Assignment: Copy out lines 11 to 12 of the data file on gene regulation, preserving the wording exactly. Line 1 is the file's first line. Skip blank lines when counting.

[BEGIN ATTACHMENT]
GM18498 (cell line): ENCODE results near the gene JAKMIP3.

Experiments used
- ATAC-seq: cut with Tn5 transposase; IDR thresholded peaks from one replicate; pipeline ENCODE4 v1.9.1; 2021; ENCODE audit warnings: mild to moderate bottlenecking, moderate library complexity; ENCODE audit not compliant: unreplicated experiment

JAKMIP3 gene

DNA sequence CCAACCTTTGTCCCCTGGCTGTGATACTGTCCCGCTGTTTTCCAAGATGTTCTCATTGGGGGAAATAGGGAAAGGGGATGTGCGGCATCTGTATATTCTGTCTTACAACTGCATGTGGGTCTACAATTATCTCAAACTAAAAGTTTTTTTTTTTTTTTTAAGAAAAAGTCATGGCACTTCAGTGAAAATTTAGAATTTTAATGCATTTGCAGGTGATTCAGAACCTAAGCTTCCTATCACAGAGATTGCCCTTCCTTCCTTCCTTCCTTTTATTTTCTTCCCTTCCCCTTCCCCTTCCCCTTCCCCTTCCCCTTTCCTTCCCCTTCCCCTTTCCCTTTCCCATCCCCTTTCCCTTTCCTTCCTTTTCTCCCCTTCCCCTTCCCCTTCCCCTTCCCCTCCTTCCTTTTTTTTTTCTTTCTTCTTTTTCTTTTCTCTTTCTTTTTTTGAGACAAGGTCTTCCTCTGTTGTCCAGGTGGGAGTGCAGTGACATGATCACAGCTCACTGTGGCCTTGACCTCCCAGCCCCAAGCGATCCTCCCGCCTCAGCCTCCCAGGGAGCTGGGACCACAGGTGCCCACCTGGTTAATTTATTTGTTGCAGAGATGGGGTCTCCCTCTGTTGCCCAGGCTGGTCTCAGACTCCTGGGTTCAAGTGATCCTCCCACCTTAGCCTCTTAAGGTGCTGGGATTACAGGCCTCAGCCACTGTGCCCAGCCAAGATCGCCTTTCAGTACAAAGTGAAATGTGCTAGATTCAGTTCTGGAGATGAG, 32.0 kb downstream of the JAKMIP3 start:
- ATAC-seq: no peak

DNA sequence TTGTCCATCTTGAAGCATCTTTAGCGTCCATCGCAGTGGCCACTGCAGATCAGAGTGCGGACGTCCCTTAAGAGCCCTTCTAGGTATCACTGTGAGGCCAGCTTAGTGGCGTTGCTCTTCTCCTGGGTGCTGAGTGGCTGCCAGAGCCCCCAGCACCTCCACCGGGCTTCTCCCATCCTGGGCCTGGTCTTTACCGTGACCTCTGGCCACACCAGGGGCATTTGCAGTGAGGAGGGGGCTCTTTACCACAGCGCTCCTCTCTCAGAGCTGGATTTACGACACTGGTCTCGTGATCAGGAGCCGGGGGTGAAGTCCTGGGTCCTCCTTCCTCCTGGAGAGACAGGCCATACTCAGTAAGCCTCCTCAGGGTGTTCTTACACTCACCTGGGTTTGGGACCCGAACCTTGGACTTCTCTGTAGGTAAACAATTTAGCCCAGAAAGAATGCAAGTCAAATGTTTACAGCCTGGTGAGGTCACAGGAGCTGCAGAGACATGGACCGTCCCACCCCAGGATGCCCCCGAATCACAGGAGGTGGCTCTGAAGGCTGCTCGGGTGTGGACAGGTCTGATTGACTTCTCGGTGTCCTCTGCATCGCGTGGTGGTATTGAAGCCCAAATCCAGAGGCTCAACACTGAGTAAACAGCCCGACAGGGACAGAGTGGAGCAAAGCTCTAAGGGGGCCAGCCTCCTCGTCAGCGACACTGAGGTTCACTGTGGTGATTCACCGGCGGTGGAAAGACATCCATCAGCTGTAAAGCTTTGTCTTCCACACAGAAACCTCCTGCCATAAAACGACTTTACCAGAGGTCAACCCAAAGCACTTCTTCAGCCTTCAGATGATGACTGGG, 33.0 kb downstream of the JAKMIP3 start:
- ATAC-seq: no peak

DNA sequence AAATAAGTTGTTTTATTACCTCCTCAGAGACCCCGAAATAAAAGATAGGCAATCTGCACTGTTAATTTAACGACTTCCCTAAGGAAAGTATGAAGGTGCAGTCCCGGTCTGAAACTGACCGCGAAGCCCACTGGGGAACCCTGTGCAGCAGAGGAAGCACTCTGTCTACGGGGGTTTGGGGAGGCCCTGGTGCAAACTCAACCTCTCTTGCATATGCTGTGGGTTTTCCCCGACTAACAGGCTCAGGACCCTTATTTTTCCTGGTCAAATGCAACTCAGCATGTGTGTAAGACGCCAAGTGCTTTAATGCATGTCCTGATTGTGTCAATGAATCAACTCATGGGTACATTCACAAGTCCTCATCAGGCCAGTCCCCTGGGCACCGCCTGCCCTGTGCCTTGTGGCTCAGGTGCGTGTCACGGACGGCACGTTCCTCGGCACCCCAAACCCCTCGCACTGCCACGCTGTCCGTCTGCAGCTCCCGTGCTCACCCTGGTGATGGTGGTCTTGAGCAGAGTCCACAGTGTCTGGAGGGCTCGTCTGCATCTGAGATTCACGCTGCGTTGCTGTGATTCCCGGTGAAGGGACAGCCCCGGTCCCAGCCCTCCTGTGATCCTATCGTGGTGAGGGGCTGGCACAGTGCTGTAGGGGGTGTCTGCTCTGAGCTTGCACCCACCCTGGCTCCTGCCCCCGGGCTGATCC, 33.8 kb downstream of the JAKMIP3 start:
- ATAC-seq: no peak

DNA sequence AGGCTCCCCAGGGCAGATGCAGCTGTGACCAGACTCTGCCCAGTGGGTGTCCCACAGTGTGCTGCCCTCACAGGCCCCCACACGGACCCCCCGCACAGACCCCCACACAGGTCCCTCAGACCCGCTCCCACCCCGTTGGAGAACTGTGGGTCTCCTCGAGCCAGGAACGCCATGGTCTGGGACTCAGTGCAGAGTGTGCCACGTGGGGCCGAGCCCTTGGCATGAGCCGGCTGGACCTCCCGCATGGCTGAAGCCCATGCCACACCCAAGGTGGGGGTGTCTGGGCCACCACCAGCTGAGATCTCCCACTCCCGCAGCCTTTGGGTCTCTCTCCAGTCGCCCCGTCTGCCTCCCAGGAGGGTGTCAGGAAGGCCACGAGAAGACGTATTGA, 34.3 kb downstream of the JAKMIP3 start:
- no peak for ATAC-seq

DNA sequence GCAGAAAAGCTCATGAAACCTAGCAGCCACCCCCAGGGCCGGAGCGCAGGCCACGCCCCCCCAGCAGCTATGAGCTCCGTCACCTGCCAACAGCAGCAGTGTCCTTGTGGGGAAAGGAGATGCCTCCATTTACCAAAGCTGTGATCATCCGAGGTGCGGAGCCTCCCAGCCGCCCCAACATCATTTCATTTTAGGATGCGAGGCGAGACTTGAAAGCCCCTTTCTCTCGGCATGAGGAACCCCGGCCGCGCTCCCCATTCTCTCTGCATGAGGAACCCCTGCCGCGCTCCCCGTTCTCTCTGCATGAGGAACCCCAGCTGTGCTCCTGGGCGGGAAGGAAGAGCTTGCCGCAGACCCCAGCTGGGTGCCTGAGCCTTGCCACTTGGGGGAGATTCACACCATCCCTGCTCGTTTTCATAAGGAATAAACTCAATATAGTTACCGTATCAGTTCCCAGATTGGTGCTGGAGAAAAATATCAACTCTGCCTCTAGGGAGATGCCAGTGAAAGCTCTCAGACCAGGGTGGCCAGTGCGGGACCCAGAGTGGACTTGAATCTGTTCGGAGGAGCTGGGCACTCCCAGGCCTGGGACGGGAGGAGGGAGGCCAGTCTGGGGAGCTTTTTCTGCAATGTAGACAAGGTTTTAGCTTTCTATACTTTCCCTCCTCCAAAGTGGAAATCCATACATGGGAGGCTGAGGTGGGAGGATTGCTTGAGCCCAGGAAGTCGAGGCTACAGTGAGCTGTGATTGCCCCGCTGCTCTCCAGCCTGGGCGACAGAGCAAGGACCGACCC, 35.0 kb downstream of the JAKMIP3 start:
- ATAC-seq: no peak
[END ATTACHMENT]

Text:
DNA sequence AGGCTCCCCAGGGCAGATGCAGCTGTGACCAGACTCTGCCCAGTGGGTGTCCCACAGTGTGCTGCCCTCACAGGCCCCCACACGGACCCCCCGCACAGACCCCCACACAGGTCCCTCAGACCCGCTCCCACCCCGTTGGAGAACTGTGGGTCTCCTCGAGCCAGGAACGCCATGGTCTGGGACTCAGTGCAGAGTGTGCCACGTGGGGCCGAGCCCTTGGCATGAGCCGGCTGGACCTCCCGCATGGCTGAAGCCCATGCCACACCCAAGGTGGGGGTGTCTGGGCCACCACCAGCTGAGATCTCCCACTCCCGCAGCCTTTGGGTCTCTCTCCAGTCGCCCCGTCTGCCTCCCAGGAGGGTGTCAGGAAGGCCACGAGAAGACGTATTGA, 34.3 kb downstream of the JAKMIP3 start:
- no peak for ATAC-seq